Created just after the Christmas season, this piece has elements of my grieving expressed. Having lost my father this past summer, this grief journey is still fresh. Being able to use art to work through my feelings has been helpful. I did not expect this past holiday season to be as difficult as it was. The layer of white gouache that dulls the underlying collaged tissue paper depicts how I experienced the process. Under the dullness there were some very raw edges. The pink represents the hole I still feel in my heart. Then there are the marks made; green watercolour bubbles, scratch like black ink lines, and red marker loops edging one of the tissue paper shapes. These represent other feelings because grief is not linear and not stable. It changes, it bubbles up when you least expect it. It can feel like it’s clawing at you dragging you down. But there are also moments when you are struck with a happy memory. There can be delicate beauty in the process.
I didn’t realize all that was expressed in the small piece until I had to give it a title. Like most of my art, when I was making it I was lost in a meditative right-hemisphere zone. Also, normally I invite the viewer to take away their own impressions. But for this one I feel compelled to explain what I see.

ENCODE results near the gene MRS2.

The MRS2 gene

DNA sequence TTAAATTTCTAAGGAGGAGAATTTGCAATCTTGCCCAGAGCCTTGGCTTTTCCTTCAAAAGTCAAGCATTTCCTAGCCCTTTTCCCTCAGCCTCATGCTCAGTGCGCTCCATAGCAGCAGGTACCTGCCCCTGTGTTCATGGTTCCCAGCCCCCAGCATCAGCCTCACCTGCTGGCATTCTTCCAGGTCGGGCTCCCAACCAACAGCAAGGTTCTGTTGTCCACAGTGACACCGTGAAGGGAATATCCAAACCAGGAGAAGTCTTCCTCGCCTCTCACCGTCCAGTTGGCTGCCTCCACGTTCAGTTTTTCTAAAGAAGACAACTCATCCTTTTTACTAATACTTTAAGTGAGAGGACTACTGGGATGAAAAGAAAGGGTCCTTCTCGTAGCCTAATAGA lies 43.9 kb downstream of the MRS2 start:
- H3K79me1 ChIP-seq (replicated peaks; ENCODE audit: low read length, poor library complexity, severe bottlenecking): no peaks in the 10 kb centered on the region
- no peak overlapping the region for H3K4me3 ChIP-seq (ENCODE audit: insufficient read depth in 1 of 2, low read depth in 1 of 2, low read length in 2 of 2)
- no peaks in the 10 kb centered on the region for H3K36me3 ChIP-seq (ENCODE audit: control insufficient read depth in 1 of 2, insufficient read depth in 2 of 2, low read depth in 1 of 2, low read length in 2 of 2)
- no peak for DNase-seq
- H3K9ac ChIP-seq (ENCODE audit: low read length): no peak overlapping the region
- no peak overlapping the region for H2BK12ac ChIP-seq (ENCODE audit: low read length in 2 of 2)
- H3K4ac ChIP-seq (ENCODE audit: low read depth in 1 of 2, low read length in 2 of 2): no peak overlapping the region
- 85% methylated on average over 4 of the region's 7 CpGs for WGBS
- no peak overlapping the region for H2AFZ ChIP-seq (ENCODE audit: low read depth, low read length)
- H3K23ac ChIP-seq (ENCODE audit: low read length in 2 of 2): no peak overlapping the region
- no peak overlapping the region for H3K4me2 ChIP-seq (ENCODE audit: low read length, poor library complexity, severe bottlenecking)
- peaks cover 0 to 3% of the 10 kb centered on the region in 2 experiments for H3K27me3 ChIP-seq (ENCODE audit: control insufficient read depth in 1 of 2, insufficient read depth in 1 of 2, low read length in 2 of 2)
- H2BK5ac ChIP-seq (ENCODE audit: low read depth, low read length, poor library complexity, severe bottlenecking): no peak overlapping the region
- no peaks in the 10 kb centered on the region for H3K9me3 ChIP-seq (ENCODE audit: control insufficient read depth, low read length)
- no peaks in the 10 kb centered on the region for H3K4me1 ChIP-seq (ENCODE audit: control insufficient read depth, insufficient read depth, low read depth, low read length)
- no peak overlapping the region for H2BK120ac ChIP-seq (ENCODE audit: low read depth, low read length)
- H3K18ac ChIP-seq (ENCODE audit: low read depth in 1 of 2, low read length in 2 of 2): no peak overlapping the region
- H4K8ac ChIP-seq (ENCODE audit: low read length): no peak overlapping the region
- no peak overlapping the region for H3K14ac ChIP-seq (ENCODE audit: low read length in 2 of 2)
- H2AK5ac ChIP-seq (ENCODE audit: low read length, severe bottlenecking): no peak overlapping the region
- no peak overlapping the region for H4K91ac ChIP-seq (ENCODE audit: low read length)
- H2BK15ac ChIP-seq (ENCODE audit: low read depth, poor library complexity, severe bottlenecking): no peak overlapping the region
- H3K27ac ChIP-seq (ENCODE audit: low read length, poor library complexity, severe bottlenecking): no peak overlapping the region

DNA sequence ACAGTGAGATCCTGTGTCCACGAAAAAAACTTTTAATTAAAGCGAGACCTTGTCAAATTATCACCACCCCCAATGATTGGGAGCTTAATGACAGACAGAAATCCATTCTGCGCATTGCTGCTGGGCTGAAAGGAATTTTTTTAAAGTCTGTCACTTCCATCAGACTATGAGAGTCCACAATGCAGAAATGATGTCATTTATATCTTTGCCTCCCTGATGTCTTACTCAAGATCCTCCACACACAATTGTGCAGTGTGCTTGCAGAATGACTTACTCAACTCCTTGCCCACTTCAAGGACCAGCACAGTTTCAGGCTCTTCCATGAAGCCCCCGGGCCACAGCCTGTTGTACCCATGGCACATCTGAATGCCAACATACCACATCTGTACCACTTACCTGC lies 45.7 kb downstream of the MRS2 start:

This piece which represents part of my grief journey is on its own journey to Australia. Maybe someone who is going through their own journey will find acknowledgment or solace from my expression.
Layer after layer the paint is laid on. Paper is adhered and pastel sticks are used to make marks. The palette knife can be used to scrape and scratch through to what lies beneath.
Decisions are made over what kind of movement is needed with each layer. Will it be thick or thin or modified by a medium.
When should I stop? At what point is the composition interesting but not overworked?